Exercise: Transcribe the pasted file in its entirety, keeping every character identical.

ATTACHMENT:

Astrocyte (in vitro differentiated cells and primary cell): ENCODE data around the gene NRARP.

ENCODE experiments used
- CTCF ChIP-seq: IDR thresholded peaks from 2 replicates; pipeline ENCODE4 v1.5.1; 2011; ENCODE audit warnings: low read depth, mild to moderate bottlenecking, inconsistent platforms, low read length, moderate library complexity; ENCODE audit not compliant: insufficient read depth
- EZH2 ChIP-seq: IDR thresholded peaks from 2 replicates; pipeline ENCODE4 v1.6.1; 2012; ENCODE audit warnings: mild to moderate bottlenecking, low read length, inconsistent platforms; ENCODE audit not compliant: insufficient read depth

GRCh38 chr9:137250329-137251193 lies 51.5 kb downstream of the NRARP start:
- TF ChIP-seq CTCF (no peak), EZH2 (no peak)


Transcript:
Astrocyte (in vitro differentiated cells and primary cell): ENCODE data around the gene NRARP.

ENCODE experiments used
- CTCF ChIP-seq: IDR thresholded peaks from 2 replicates; pipeline ENCODE4 v1.5.1; 2011; ENCODE audit warnings: low read depth, mild to moderate bottlenecking, inconsistent platforms, low read length, moderate library complexity; ENCODE audit not compliant: insufficient read depth
- EZH2 ChIP-seq: IDR thresholded peaks from 2 replicates; pipeline ENCODE4 v1.6.1; 2012; ENCODE audit warnings: mild to moderate bottlenecking, low read length, inconsistent platforms; ENCODE audit not compliant: insufficient read depth

GRCh38 chr9:137250329-137251193 lies 51.5 kb downstream of the NRARP start:
- TF ChIP-seq CTCF (no peak), EZH2 (no peak)